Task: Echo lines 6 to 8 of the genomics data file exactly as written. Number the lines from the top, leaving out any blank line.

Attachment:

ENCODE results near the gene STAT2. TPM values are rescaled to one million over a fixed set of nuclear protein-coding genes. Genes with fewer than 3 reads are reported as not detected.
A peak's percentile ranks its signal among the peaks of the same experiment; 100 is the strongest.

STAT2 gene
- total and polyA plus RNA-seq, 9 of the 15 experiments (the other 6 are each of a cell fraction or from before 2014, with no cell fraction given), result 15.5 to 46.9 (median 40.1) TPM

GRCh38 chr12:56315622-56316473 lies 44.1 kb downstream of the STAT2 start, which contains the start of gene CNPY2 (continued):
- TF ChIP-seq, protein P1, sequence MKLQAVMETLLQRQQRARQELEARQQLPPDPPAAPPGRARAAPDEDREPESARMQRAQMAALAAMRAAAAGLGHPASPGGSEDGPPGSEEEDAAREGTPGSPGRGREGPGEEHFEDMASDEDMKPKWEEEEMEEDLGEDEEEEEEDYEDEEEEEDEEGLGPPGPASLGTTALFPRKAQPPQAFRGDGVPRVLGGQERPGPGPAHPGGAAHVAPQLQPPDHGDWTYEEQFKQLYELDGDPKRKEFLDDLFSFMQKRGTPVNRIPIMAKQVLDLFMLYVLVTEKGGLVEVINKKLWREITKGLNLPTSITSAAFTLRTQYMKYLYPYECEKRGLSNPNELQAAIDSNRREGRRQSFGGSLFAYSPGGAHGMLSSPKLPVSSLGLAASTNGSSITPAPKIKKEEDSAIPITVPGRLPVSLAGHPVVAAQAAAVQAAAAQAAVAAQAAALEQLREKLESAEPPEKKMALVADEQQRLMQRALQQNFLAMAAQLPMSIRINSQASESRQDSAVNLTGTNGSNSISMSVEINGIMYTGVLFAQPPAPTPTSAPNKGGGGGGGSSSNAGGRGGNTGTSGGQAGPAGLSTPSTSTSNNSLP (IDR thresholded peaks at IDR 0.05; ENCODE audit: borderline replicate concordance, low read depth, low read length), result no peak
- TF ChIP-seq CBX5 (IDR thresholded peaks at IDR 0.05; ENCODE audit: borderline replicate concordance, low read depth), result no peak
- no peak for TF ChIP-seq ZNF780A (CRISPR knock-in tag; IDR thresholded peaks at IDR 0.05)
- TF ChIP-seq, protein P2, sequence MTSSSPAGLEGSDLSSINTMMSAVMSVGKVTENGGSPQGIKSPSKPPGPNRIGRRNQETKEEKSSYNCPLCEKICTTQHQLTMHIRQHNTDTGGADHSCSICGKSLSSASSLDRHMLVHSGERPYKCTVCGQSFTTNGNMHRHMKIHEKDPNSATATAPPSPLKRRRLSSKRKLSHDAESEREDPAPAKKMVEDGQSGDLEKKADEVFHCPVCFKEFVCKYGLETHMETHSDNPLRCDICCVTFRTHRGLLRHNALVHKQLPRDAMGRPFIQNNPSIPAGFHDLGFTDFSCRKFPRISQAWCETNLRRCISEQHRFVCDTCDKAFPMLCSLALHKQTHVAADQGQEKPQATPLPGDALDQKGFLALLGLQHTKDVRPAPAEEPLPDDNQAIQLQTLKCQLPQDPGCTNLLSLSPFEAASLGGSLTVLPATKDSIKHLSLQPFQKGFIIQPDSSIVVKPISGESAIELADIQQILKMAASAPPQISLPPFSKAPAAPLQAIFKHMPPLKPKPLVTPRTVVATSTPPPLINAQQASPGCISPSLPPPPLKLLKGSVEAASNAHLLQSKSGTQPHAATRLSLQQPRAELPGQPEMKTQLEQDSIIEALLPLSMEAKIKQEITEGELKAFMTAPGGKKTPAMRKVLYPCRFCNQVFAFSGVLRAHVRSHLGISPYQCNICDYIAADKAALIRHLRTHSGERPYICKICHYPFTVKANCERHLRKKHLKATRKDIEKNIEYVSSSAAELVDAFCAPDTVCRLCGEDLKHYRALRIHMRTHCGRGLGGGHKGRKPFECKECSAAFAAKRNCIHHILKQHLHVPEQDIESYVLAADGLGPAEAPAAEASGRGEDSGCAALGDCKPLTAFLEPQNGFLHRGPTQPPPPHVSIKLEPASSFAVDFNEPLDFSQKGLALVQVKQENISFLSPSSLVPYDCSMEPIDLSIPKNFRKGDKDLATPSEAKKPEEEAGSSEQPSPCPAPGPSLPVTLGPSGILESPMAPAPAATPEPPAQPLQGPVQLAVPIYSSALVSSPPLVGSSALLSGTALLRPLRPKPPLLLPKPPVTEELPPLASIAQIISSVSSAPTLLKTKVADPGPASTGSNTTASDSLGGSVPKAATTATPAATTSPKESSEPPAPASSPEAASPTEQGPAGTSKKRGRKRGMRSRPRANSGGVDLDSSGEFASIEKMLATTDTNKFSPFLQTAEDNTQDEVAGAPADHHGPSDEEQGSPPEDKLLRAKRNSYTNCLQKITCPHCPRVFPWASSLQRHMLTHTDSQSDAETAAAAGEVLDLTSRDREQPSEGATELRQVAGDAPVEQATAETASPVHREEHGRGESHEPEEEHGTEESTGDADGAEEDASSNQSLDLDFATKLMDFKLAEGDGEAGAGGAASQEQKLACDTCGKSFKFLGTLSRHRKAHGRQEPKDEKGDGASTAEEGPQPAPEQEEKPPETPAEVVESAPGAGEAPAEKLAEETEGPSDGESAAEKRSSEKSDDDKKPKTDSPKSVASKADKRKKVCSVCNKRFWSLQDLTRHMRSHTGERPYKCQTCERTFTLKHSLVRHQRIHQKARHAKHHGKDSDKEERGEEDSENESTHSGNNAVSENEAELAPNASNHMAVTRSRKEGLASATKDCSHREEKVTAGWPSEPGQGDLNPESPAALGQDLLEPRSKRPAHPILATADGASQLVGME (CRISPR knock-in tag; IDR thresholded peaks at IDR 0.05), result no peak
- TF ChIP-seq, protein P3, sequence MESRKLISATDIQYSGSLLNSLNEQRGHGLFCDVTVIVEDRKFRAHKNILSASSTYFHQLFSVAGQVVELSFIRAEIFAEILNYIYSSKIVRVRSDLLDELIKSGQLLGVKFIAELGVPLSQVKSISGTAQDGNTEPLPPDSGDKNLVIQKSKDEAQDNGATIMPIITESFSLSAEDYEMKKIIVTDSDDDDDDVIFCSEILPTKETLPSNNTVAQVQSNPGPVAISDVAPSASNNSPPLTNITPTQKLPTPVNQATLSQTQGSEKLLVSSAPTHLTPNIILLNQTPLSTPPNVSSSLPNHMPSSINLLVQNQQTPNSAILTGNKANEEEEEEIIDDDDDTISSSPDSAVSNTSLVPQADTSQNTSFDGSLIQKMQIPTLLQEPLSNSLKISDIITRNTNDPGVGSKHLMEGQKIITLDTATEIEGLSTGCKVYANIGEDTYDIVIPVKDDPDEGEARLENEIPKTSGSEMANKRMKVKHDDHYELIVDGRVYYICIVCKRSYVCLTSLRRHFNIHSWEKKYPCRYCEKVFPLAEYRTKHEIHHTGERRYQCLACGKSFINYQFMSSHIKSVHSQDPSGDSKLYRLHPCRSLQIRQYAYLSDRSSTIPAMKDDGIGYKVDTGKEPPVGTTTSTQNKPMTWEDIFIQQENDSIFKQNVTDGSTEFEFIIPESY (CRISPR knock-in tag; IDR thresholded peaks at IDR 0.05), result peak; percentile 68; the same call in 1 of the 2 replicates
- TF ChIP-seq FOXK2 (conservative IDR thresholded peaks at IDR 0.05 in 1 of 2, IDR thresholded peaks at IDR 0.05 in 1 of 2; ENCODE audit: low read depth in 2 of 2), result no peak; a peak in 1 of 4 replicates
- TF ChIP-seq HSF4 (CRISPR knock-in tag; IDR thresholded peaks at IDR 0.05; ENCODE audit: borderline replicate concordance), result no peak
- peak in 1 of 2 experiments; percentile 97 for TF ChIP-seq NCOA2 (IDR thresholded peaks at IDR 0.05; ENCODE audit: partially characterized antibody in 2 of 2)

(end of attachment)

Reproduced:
- TF ChIP-seq, protein P1, sequence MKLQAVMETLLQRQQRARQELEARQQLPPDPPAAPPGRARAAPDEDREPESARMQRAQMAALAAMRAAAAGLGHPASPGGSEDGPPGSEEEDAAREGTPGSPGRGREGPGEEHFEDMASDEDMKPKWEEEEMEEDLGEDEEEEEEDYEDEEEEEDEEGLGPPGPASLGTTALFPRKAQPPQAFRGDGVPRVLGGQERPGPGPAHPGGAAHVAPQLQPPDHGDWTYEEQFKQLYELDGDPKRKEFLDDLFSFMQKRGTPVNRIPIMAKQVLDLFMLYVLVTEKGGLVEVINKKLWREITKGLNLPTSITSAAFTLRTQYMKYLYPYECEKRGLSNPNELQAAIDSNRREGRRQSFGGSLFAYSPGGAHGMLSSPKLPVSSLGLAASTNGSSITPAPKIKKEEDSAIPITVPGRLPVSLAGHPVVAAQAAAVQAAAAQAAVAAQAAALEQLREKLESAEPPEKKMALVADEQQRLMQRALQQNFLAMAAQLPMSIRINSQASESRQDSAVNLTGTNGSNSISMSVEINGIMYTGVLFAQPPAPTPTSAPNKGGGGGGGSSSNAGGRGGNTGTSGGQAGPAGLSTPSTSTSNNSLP (IDR thresholded peaks at IDR 0.05; ENCODE audit: borderline replicate concordance, low read depth, low read length), result no peak
- TF ChIP-seq CBX5 (IDR thresholded peaks at IDR 0.05; ENCODE audit: borderline replicate concordance, low read depth), result no peak
- no peak for TF ChIP-seq ZNF780A (CRISPR knock-in tag; IDR thresholded peaks at IDR 0.05)